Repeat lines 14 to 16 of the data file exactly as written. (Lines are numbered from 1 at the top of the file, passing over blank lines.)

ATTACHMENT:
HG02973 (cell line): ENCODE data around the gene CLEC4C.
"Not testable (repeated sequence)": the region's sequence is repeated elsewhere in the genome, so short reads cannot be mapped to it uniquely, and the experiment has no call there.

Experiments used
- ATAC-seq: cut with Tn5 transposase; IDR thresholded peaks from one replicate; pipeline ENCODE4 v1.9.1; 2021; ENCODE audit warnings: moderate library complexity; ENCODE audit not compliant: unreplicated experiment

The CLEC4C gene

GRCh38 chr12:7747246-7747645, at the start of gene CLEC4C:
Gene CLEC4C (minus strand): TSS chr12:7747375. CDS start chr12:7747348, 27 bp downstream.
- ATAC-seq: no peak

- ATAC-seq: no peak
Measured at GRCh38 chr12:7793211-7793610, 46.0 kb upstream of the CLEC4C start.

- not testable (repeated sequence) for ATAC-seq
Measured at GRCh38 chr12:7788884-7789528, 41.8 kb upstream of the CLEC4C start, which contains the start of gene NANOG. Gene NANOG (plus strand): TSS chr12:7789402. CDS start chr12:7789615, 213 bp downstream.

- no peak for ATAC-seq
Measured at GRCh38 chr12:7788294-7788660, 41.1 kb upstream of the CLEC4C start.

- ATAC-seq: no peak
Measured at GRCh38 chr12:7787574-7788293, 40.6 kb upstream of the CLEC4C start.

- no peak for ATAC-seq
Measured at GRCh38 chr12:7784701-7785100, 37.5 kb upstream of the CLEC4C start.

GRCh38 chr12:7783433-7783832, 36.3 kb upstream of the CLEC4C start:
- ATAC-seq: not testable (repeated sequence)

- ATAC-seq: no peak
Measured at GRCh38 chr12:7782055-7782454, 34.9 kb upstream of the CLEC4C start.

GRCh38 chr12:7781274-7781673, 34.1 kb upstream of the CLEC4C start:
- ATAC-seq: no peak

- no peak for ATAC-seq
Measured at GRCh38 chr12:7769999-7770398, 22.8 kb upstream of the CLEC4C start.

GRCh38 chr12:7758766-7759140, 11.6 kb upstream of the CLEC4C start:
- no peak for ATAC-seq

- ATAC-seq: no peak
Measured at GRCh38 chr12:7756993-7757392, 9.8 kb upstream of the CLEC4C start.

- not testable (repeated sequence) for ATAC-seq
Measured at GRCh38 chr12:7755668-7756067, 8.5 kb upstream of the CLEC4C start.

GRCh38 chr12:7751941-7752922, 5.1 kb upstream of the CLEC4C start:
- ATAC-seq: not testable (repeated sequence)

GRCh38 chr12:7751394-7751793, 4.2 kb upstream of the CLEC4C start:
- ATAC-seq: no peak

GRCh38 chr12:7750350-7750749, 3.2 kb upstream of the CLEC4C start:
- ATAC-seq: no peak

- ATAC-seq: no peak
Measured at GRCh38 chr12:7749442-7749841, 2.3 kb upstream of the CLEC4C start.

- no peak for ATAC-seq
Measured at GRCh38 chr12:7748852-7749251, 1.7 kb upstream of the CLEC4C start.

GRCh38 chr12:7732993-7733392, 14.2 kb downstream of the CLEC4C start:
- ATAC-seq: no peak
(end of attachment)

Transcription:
Measured at GRCh38 chr12:7788294-7788660, 41.1 kb upstream of the CLEC4C start.

- ATAC-seq: no peak
Measured at GRCh38 chr12:7787574-7788293, 40.6 kb upstream of the CLEC4C start.